In our new series, we highlight the staff and faculty members behind the compelling work at Ariadne Labs.
Born and raised in Stillwater, Oklahoma, Erik Fromme received his MD at the University of Oklahoma and initially thought he would practice primary care in a rural setting. Then he and his wife moved to Baltimore for a medical education fellowship at Johns Hopkins University and he found himself immersed in palliative care issues.
Along the way, he was referred to a patient named “Lee.” When they met, Lee had had cancer for five years and had nearly 20 surgeries and multiple radiation courses. She was desperate to talk to her doctors about what she wanted out of whatever time she had. She did not want another hospital stay, for example. After she and Fromme spoke, she never spent another night in the hospital, although she continued to have treatments for the next three years. “I had the honor of visiting Lee on the last day of her life,” says Fromme, now the director of the Serious Illness Care Program at Ariadne Labs. The program was created by a team of palliative care experts to facilitate meaningful discussions between seriously ill patients and their clinicians. “I told her what a powerful experience it was to talk to someone who wasn’t afraid of dying. She looked at me and laughed and said, ‘Oh, Dr. Fromme, I’m still afraid of dying – I’m just not afraid to talk about it.’”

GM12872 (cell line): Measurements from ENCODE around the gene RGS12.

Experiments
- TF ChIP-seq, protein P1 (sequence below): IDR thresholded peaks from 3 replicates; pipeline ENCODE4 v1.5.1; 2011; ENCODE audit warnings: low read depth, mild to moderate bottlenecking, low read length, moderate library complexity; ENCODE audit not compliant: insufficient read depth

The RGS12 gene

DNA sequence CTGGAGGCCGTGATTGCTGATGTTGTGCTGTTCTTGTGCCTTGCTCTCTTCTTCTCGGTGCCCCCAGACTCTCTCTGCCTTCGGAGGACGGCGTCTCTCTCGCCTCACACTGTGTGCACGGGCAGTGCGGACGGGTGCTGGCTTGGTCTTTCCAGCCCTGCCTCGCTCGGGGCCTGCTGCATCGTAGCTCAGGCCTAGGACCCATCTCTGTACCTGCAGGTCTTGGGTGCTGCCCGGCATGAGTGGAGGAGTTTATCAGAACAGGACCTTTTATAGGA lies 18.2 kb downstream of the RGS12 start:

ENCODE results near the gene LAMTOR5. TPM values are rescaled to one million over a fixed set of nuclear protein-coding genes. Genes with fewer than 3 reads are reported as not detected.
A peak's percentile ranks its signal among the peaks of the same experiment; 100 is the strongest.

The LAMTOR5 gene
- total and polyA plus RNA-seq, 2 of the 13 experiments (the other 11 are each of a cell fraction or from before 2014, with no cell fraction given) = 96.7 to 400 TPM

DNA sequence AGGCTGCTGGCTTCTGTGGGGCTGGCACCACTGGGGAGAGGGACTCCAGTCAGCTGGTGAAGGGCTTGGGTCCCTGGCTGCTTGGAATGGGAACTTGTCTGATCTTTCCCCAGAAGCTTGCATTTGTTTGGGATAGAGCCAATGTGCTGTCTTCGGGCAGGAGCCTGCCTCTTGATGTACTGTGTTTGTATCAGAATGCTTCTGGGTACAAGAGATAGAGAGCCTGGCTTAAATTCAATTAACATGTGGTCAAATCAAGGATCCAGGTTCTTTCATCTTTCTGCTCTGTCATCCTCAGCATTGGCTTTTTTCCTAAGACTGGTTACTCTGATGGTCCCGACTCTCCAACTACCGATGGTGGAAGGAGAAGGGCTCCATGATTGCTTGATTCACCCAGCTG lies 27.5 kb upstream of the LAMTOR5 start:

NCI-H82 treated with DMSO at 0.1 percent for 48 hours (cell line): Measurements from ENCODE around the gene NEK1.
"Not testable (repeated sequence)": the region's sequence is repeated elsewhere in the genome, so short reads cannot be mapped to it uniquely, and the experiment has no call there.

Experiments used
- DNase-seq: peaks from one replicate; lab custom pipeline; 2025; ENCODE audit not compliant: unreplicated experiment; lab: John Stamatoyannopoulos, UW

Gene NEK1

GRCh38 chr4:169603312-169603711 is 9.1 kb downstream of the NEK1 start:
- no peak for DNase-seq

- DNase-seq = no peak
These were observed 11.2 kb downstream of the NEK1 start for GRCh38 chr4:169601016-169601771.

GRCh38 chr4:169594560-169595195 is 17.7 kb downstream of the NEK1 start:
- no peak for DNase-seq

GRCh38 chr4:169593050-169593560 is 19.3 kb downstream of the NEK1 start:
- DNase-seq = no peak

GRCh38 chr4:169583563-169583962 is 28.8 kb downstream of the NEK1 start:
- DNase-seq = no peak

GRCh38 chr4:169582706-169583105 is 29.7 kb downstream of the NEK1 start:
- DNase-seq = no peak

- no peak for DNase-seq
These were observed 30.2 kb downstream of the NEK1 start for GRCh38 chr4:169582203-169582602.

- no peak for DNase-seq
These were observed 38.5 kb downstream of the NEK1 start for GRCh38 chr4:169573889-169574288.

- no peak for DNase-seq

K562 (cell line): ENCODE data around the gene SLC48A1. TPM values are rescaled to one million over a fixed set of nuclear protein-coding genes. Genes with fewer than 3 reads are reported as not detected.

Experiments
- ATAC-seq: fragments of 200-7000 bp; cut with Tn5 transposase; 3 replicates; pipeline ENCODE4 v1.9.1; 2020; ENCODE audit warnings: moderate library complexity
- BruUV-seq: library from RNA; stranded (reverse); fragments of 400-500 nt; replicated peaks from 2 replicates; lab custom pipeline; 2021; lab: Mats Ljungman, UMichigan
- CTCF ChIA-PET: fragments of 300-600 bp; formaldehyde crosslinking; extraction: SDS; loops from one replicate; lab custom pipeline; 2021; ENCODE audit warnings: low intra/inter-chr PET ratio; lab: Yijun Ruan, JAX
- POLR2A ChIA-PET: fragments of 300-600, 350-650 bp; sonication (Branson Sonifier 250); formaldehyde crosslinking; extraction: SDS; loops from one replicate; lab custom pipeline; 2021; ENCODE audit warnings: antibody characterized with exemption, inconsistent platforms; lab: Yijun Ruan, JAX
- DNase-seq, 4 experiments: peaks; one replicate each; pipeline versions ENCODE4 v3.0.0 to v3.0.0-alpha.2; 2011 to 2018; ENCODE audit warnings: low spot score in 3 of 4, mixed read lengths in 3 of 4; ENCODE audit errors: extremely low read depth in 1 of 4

Lee helped teach Fromme that patients and doctors, with proper guidance, can have meaningful conversations about serious illness. This is the core of the Serious Illness Conversation Guide, which offers clinicians language to ask seriously ill patients about their goals, values, and wishes. “My greatest frustration is watching people suffer needlessly because nobody has taken the time to understand them or to help them understand what is going on,” says Fromme.
In between his Ariadne duties, Fromme continues to hold clinics two days a week at the Dana Farber Cancer Institute in Boston. We caught up with him for a quick interview.
Why is the Serious Illness Conversation Guide needed?
We’re supposed to ask people routinely when they’re hospitalized about CPR preferences. That is the only institutionalized way that we have of asking about patient preferences for end-of-life care. You’re either full code or Do Not Resuscitate (DNR) or you’re something complicated in between. And that’s a terrible question for a lot of different reasons. It’s one of the hardest questions a clinician has to ask a patient: “Is this something that you want or don’t want?” The patient assumes that if they’re being asked by the doctor if they want this or not, that it must be something beneficial. But, in fact, we’re required to ask people even when we think it’s a really bad idea. So a lot of patients just say, “I want everything,” or “I don’t want anything.” That’s converted into a checkbox. And then something happens, and medical staff will look at that checkbox and they’ll say, “Oh, they’ve checked off DNR, so don’t work on them.” They interpret “DNR” as “do not treat.” Or they interpret full code as do everything. Both are pretty far from the truth because what you really want to know is why they answered the question the way they answered it.